Nonprofit corporations and trade associations that keep their donors hidden from the public—so-called “dark money” groups—have reported $1 billion in political expenditures to the FEC since Citizens United, according to the Center for Responsive Politics. Dark money groups have spent untold millions more to influence judicial confirmations, policy issues, and state elections.

CEOs Secretly Use Shareholder Funds for Personal Political Agenda

When publicly traded corporations launder their political spending through dark money groups, shareholders cannot know whether executives are using corporate resources to advance shareholder interests, or to advance the executives’ own personal ideological interests.

For example, leaked documents show that the publicly traded company Devon Energy secretly gave $50,000 in 2012 to a dark money group supporting Wisconsin Governor Scott Walker’s reelection campaign. Emails show that the donation was made shortly after Walker was advised to solicit a donation from Devon Energy CEO Larry Nichols.

It is difficult to see how Devon Energy’s $50,000 donation advanced shareholder interests, since the company does not have business in Wisconsin. Because the donation was kept secret—and only became public years later as the result of an investigation into the dark money group—shareholders never knew or approved of the donation, and could not assess whether the donation advanced investors’ interests, or Nichols’ personal political preferences.

Devon Energy also gave $3,000,000 in 2012 to Americans for Job Security (AJS), a dark money group that supported federal candidates. Shareholders also never knew about that contribution at the time, and it only became public in October of 2019, after years of litigation and an FEC investigation forced AJS to acknowledge that it had a major purpose of influencing elections and to publicly disclose its contributors.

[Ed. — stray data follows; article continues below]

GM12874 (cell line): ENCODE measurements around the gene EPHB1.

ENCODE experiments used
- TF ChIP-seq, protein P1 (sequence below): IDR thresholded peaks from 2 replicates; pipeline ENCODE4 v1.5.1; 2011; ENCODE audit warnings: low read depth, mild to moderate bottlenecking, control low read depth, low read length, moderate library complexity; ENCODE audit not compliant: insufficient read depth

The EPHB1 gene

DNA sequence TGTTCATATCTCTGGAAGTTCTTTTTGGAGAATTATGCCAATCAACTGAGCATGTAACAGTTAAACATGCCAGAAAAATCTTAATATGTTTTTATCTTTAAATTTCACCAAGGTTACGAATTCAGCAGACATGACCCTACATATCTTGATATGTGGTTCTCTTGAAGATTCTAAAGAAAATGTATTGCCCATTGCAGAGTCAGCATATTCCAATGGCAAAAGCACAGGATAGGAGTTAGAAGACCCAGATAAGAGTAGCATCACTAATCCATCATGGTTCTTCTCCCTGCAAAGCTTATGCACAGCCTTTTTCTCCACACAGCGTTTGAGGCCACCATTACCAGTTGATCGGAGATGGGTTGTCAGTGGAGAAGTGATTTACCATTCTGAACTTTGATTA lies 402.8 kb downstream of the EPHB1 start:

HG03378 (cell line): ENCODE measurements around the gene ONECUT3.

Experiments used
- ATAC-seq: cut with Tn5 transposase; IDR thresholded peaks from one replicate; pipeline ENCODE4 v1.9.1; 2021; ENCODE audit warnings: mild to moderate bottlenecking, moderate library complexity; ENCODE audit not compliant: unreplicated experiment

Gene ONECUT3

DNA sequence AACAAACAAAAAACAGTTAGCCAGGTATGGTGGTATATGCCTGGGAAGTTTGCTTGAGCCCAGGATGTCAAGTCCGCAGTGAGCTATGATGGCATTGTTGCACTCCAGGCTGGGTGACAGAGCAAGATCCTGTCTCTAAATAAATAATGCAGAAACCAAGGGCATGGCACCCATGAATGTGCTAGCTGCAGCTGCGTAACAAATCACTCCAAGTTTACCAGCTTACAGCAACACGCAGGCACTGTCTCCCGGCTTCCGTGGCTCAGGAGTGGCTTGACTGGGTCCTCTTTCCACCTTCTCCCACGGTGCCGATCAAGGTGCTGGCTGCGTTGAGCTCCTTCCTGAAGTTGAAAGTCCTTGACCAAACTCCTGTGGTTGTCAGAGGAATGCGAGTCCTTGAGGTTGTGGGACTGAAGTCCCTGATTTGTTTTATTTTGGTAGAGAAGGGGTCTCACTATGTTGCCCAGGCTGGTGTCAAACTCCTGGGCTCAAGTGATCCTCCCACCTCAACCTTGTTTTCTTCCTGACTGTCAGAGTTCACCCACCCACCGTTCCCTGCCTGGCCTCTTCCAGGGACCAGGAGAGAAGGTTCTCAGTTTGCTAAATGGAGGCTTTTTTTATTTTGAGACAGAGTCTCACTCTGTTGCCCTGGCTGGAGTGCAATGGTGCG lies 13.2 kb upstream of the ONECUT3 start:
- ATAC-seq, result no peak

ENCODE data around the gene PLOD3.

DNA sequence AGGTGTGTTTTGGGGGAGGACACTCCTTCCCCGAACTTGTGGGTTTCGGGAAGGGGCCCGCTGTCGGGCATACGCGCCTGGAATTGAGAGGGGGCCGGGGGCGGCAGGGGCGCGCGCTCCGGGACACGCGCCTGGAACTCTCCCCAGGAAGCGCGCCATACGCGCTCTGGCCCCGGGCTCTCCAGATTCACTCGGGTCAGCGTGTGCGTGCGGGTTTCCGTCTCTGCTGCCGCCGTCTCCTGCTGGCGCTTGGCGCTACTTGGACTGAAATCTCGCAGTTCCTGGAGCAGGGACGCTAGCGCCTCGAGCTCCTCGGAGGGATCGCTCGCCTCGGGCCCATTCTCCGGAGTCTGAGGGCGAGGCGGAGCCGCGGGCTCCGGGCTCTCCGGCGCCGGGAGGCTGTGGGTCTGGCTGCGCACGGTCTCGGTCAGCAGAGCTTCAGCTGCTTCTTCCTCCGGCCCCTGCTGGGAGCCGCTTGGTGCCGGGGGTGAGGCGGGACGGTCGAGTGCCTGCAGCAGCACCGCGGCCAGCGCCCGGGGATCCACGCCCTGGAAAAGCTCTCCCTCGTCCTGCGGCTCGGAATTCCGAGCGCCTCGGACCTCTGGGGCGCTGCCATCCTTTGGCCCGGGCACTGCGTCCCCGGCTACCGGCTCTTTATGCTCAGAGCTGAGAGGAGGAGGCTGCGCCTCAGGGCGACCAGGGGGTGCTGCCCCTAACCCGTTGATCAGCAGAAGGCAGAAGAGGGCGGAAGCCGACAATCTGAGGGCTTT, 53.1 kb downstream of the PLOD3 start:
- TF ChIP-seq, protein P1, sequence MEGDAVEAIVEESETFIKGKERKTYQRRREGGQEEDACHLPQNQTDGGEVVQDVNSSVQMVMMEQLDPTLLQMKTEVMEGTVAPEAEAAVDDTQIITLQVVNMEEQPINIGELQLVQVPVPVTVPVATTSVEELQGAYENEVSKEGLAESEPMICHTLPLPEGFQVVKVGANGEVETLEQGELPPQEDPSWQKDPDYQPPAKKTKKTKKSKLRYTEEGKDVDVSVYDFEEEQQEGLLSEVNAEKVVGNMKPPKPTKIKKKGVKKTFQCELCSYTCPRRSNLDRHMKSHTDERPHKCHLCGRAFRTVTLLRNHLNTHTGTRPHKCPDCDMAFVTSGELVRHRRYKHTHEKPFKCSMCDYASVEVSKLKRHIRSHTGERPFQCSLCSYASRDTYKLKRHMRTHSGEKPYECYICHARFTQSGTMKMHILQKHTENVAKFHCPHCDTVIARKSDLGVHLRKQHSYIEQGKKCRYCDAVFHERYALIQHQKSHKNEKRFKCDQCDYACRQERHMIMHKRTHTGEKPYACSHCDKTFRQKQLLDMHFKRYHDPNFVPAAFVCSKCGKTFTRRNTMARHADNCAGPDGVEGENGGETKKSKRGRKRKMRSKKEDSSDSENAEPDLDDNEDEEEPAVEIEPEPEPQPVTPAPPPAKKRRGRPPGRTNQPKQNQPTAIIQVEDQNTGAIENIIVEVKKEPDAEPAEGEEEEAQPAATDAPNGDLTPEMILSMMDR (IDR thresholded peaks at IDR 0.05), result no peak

AJS’ delayed disclosure revealed that at least 12 publicly traded companies had given at least $5,887,000 to the politically active dark money group, according to CLC’s analysis of AJS’ report. The evidence indicates that shareholders in those companies neither knew about nor approved of corporate funds being spent in this way.

AJS is just one dark money entity; the hundreds of millions more spent by other dark money groups over the past decade disguises massive political spending by publicly traded corporations without shareholder approval or knowledge.

The SEC Should Not Block Shareholder Voices

Absent disclosure of the corporate contributions that backed that dark money spending, shareholders cannot, as Justice Kennedy promised, “hold corporations…accountable.”

The full and robust expression of shareholder democracy is an important means of protecting both shareholder interests and U.S. democracy. The SEC’s proposed rules would shrink the pool of eligible shareholders who could offer transparency resolutions, unnecessarily hindering investors from accessing the levers of shareholder democracy.

Read CLC’s comment.

Brendan directs CLC’s work before federal regulatory agencies, such as the Federal Election Commission (FEC).